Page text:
Vitamins To Improve Vision
Vitamins to improve vision improve circulation to the eyes and raise brain chemicals that provide positive visual changes. There are substances found in fresh fruits and vegetables that help support sight. Omega 3 fatty acids help to improve colors and enhance night distance vision. These fatty acids can be found in fish, especially wild salmon or can be taken through a supplement of fish or flaxseed oils. There are many vitamins to improve vision but there are also minerals good for sight. Zinc has been known to provide a component to cells that help preserve sight and boost immunity. Grape Seed and Ginkgo Biloba have been prescribed to improve circulation. In addition to diet and using supplements there are eye exercises to improve vision that help with focusing by strengthening muscles and providing relaxation to overstrained eyes. So many people today develop eyestrain because of excessive use of computers. Purchasing a glare screen may help a little but learning techniques to reduce eyestrain and acquiring the proper prescription will also reduce visual stress.
Staring at a computer screen all day can have a wearing effect on sight. Strain that leads to headaches can occur even when the proper glasses or contacts are being worn. Some of the common complaints include headaches, blurred vision, increased sensitivity to light, dry eye syndrome, and pain in the neck and shoulders. One of the important issues addressed with computer related problems is ergonomics. The level of the monitor is important for helping with vision problems. Patients who wear bifocals may have more occurrences with eye strain, neck and shoulder strain, as well as back pain. Bifocals are not designed for computer work so the person may have to put their head in an awkward position to read the screen and since distance is a factor, eyestrain is more likely. Eye exercises to improve vision may help if done periodically throughout the day but it is best to see a specialist and get some recommendations on the best way to solve this dilemma.
Risk factors for age-related vision problems are magnified by smoking. Smoking decreases circulation due to constriction of blood vessels. A lack of oxygen in the blood causes detriments to vision. Developing cardiovascular disease, hardening of the arteries, and diabetes can contribute to risk factors that are detrimental. Taking vitamins to improve vision will help increase blood flow and circulation that affect sight. Some of the age-related diseases that can affect sight are diabetic retinopathy, macular degeneration, glaucoma, and cataracts. Diabetic retinopathy occurs after blood sugar levels have remained too high for several years. Controlling blood sugar and blood pressure levels will help to reduce the risk of this illness. This illness causes damage to the arteries in the eyes causing hemorrhages after time. The hemorrhages can lead to decreased sight. Laser surgery may help this problem. Macular degeneration is the deterioration of the retina and laser therapy is used for this illness as well. Cataracts and glaucoma are both commonly inherited conditions but risk factors can be increased with poor health, smoking, and other health problems. Surgery can remove cataracts and treatment is available for glaucoma.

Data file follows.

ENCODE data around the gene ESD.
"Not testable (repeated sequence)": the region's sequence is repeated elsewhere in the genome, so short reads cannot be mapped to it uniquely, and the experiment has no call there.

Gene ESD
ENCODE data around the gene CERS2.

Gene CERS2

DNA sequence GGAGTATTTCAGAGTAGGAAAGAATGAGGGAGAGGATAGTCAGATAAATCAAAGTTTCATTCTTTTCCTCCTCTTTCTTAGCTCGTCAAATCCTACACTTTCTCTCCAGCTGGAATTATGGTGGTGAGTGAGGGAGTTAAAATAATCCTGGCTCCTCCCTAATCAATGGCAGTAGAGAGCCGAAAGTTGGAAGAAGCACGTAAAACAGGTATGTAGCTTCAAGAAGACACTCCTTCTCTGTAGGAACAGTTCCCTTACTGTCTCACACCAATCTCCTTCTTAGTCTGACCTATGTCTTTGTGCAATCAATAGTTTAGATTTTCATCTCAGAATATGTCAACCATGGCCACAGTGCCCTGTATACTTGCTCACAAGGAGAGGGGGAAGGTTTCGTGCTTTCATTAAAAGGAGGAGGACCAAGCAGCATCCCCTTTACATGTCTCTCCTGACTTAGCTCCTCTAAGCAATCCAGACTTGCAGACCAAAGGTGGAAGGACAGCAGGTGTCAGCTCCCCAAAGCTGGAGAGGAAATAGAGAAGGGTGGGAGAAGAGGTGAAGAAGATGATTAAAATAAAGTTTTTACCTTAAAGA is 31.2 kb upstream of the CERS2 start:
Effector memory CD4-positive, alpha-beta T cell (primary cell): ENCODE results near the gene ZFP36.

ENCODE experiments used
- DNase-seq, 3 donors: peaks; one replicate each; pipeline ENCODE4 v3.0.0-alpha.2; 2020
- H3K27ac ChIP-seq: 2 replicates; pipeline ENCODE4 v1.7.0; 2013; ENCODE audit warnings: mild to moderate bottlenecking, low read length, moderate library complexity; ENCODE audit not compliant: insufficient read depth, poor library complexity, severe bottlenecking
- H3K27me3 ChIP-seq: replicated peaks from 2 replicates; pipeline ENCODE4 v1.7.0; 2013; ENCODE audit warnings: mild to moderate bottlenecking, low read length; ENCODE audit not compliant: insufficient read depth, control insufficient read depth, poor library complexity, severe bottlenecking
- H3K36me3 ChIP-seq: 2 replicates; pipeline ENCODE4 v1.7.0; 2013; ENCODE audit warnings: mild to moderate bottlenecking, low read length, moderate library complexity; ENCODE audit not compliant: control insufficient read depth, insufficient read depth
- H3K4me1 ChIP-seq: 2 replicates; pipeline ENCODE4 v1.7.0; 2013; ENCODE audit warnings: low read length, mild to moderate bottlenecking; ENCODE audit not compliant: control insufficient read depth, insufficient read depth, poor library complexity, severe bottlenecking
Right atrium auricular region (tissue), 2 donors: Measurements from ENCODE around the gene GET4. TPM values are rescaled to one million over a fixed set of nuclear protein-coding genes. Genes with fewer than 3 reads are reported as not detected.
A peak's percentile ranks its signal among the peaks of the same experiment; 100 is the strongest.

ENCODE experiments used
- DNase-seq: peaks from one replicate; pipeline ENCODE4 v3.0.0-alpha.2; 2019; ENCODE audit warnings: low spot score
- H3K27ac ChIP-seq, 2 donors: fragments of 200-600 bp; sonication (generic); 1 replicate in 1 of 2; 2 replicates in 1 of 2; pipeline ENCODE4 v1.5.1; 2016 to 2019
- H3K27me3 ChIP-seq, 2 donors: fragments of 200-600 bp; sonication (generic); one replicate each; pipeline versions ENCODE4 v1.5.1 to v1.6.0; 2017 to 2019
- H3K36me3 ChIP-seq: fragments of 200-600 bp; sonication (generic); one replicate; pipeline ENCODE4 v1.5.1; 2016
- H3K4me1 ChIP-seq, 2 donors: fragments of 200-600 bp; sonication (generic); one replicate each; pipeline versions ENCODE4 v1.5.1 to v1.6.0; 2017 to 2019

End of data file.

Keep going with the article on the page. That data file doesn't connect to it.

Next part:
Stress can affect eyesight because it ages people. Managing stress is important, not only because of the damaging effects on the body but because it seems to accelerate the aging process, thus accelerating disease. Increases of anxiety disorders, depression, and autoimmune diseases are prevalent in a people who are having difficulty coping with the stress in life. Studies have show that people who trust in God and have fellowship with other believers suffer less from these types of problems. Could this be true? God's Word tells us that "attending to His words" can bring healing. "My son, attend to My words; incline thine ear unto My sayings. Let them not depart from thine eyes; keep them in the midst of thine heart. For they are life unto those that find them and health to all their flesh" (Proverbs 4:22). Life may seem overwhelming and uncertain at times but being able to put faith and trust in God helps to relieve stress. Eye exercises to improve vision include reading and meditating on the word of the Lord.
Nutrition that affects the health of one's body is also going to positively affect sight. Vitamins to improve vision can be found in whole organic foods. Fresh fruits and vegetables, including whole grains, dried beans, and nuts will provide nutritional benefits to all organs in the body. Alternative approaches recommend sunlight and exercise to benefit sight. Exercise is beneficial to the body, mind, and spirit. Indulge in a walk outdoors in the sunlight to receive added benefits. Exercise increases circulation and being outdoors provides eye exercises to improve vision. Try this exercise to relax muscles in the eyes: look to the left, then look up, next look to the right, and then look down. Do this several times, then close the eyes and rest them for a few minutes. This will lessen the strain, especially when working in front of a computer for long periods.